Obituaries


Safire: Corned Beef And Counsel With A Stooped But Street-Smart Mentor

By David Kusnet

“I hope you have a notebook where you take down anecdotes,” William Safire told me the first time we met. I muttered something about how, on Bill Clinton’s speechwriting team, we had several researchers who compiled loose-leaf binders with stories about people who’d met the president, told him about their problems, or thanked him for proposing policies that would improve their lives.Read More


William Korey, Soviet Jewry Activist, 87

By Gal Beckerman

William Korey spent more than 30 years of his life deeply involved with the struggle to allow free emigration for Soviet Jews. But when I interviewed him in his Queens apartment a few years ago, he did not hide the fact that he never liked to work on individual cases. “There would be no end to it,” he told me.Read More


Velvl Yedidowich, 83, Editor of Russian Paper

By Sam Norich

When the Forward Association launched the weekly paper in 1995, it joined a crowded media market of two dozen Russian-language newspapers in the New York metro area alone and grew to be the third-largest in circulation. It was an outspoken Jewish voice in the Russian-speaking community, when only one other publication, the Lubavitch-affiliated paper, identified itself as Jews speaking to other Jews.Read More


Si Frumkin, 78, Soviet Jewry Activist

By JTA

Leading Soviet Jewry and human rights activist Si Frumkin has died. Frumkin, who founded the Southern California Council for Soviet Jews in 1968 and helped make it a mainstream American cause, died May 15 after battling cancer. He was 78.Read More


Wolpe’s Greatest Lessons as a Rabbi and Teacher Were Meant To Be Heard

By Stephen Fried

What we will miss most is his voice. It was muscular and musical, with an accent that sounded vaguely British at first, but later revealed itself to be all-American, with leftover “aahs” from Boston. When Gerald Wolpe died May 18 at the age of 81, American Jews lost one of our greatest sermonizers, one of our most fascinating and challenging pulpit leaders, and a renaissance rabbi whose dramatic life yielded several distinct acts, each with its own powerful teaching moments.Read More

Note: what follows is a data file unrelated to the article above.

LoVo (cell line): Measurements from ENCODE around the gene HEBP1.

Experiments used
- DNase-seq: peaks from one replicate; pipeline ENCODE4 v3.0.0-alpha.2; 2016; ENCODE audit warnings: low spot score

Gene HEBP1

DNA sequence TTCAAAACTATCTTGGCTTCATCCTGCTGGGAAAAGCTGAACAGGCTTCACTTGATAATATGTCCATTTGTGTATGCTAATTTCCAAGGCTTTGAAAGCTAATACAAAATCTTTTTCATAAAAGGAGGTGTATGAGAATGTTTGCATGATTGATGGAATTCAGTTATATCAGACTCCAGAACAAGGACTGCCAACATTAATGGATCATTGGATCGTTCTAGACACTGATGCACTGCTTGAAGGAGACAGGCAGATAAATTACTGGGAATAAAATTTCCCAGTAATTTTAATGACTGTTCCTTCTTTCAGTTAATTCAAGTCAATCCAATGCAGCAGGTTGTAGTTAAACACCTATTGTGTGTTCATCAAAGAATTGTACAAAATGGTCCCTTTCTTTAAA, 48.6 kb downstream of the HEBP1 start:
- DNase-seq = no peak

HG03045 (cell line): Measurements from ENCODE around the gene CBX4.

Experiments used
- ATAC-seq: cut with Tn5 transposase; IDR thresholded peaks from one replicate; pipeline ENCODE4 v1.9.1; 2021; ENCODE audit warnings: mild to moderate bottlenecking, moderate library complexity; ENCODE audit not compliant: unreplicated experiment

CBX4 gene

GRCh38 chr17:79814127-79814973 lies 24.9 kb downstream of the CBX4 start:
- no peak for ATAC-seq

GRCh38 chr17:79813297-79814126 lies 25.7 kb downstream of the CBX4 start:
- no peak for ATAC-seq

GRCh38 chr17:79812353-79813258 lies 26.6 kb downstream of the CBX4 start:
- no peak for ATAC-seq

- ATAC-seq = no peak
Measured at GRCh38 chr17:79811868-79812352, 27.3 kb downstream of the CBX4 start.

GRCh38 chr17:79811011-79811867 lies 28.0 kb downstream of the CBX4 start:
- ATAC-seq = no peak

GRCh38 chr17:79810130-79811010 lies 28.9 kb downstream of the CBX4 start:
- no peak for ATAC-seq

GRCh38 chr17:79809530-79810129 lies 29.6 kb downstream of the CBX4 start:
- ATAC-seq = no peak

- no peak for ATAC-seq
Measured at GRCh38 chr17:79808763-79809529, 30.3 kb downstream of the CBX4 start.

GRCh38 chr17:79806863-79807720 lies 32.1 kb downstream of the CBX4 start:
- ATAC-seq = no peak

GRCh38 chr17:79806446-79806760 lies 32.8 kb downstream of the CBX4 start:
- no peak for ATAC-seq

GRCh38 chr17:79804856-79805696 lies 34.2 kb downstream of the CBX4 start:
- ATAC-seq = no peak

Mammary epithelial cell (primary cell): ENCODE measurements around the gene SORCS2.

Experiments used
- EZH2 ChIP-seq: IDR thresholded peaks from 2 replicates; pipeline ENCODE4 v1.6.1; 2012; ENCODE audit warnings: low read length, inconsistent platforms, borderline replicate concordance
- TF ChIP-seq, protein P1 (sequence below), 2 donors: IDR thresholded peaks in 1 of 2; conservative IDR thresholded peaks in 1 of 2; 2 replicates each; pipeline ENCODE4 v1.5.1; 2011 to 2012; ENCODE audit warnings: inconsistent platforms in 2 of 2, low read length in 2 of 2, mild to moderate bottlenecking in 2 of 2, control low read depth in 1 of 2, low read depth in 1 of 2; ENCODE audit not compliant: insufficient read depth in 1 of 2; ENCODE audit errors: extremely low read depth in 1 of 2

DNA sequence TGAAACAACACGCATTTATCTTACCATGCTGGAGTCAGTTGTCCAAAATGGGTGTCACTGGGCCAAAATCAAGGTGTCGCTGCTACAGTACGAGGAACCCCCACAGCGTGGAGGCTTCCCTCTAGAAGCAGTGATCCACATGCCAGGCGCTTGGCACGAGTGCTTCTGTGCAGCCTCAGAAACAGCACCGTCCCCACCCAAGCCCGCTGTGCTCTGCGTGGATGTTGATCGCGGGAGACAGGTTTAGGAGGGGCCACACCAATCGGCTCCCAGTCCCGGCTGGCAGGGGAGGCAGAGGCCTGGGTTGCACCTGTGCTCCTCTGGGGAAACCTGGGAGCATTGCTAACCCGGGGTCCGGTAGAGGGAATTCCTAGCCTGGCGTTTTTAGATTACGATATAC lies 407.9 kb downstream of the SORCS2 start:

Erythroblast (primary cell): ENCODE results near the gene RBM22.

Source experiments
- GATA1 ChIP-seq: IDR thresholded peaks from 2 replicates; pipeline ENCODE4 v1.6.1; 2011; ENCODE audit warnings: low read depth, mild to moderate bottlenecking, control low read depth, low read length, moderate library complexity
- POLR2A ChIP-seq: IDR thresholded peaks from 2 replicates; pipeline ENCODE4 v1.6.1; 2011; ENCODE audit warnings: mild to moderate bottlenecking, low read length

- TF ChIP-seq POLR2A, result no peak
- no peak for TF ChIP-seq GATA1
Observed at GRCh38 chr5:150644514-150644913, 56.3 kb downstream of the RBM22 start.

Joseph Sherman, 65, Yiddish Scholar and Translator

By Lana Gersten

Joseph Sherman, a scholar and translator of Yiddish literature who is best known for Translating Isaac Bashevis Singer’s novel “Shadows on the Hudson,” died March 20. He was 65. The cause of death was complications from pancreatitis.Read More


William Davidson, 86, Philanthropist and Pistons Owner

By Lana Gersten

William Davidson, a businessman and Jewish philanthropist for whom the Jewish Theological Seminary’s graduate school of education is named, died Friday, March 13.Read More


William Davidson, 86, Philanthropist and Owner of Detroit Pistons, Dies

By Lana Gersten

William Davidson, a businessman and Jewish philanthropist for whom the Jewish Theological Seminary’s graduate school of education is named, died on Friday, March 13.Read More


Henry Tylbor, 79, Child Survivor of Ghetto Uprising

By Lana Gersten

Henry Tylbor, one of the youngest survivors of the Warsaw Ghetto Uprising and a survivor of Auschwitz and Budzin, died February 24 of complications from Parkinson’s disease. He was 79.Read More


Ralph Kaplowitz, 89, Original Member of the Knicks

By Lana Gersten

Ralph Kaplowitz, an original member of the New York Knickerbockers who played in basketball’s first professional game in 1946, died at his home in the Floral Park section of Queens on February 2. He was 89.Read More





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